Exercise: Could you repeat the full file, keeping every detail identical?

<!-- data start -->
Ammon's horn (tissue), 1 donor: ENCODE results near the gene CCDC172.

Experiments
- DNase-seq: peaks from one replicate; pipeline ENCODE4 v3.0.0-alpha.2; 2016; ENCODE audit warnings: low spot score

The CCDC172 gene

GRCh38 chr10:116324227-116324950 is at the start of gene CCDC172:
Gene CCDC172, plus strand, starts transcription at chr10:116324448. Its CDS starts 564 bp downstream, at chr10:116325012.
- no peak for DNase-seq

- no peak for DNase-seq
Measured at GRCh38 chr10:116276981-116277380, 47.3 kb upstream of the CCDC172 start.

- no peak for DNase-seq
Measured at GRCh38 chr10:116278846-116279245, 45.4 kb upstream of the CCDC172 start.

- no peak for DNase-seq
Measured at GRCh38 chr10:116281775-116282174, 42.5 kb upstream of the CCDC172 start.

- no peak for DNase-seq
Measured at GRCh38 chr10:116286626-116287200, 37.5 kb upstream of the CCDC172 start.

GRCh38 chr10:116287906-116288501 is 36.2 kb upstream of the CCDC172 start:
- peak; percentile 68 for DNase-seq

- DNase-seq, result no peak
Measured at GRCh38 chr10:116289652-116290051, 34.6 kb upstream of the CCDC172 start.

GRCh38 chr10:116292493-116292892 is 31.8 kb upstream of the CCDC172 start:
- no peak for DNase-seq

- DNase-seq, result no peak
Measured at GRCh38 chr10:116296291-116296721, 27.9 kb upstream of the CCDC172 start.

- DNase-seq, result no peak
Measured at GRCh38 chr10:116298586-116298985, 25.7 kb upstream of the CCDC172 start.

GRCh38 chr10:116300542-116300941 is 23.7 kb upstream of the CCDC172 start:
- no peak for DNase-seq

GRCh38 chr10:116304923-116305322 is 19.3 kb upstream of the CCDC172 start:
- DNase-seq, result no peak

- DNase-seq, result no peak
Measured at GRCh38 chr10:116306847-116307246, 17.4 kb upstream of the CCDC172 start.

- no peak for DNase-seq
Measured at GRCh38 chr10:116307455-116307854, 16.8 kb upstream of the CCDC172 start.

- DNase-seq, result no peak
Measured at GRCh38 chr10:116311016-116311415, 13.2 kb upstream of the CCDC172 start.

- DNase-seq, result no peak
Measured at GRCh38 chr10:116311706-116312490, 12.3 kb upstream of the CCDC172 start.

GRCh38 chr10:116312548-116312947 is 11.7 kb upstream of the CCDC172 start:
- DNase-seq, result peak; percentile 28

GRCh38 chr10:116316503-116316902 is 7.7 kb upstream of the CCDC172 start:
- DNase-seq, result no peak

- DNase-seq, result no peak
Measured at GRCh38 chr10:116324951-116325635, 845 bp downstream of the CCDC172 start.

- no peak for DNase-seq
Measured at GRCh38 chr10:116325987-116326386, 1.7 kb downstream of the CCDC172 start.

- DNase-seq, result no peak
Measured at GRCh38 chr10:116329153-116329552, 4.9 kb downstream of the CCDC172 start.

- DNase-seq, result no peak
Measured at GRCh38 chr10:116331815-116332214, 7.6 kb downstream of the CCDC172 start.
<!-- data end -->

Ammon's horn (tissue), 1 donor: ENCODE results near the gene CCDC172.

Experiments
- DNase-seq: peaks from one replicate; pipeline ENCODE4 v3.0.0-alpha.2; 2016; ENCODE audit warnings: low spot score

The CCDC172 gene

GRCh38 chr10:116324227-116324950 is at the start of gene CCDC172:
Gene CCDC172, plus strand, starts transcription at chr10:116324448. Its CDS starts 564 bp downstream, at chr10:116325012.
- no peak for DNase-seq

- no peak for DNase-seq
Measured at GRCh38 chr10:116276981-116277380, 47.3 kb upstream of the CCDC172 start.

- no peak for DNase-seq
Measured at GRCh38 chr10:116278846-116279245, 45.4 kb upstream of the CCDC172 start.

- no peak for DNase-seq
Measured at GRCh38 chr10:116281775-116282174, 42.5 kb upstream of the CCDC172 start.

- no peak for DNase-seq
Measured at GRCh38 chr10:116286626-116287200, 37.5 kb upstream of the CCDC172 start.

GRCh38 chr10:116287906-116288501 is 36.2 kb upstream of the CCDC172 start:
- peak; percentile 68 for DNase-seq

- DNase-seq, result no peak
Measured at GRCh38 chr10:116289652-116290051, 34.6 kb upstream of the CCDC172 start.

GRCh38 chr10:116292493-116292892 is 31.8 kb upstream of the CCDC172 start:
- no peak for DNase-seq

- DNase-seq, result no peak
Measured at GRCh38 chr10:116296291-116296721, 27.9 kb upstream of the CCDC172 start.

- DNase-seq, result no peak
Measured at GRCh38 chr10:116298586-116298985, 25.7 kb upstream of the CCDC172 start.

GRCh38 chr10:116300542-116300941 is 23.7 kb upstream of the CCDC172 start:
- no peak for DNase-seq

GRCh38 chr10:116304923-116305322 is 19.3 kb upstream of the CCDC172 start:
- DNase-seq, result no peak

- DNase-seq, result no peak
Measured at GRCh38 chr10:116306847-116307246, 17.4 kb upstream of the CCDC172 start.

- no peak for DNase-seq
Measured at GRCh38 chr10:116307455-116307854, 16.8 kb upstream of the CCDC172 start.

- DNase-seq, result no peak
Measured at GRCh38 chr10:116311016-116311415, 13.2 kb upstream of the CCDC172 start.

- DNase-seq, result no peak
Measured at GRCh38 chr10:116311706-116312490, 12.3 kb upstream of the CCDC172 start.

GRCh38 chr10:116312548-116312947 is 11.7 kb upstream of the CCDC172 start:
- DNase-seq, result peak; percentile 28

GRCh38 chr10:116316503-116316902 is 7.7 kb upstream of the CCDC172 start:
- DNase-seq, result no peak

- DNase-seq, result no peak
Measured at GRCh38 chr10:116324951-116325635, 845 bp downstream of the CCDC172 start.

- no peak for DNase-seq
Measured at GRCh38 chr10:116325987-116326386, 1.7 kb downstream of the CCDC172 start.

- DNase-seq, result no peak
Measured at GRCh38 chr10:116329153-116329552, 4.9 kb downstream of the CCDC172 start.

- DNase-seq, result no peak
Measured at GRCh38 chr10:116331815-116332214, 7.6 kb downstream of the CCDC172 start.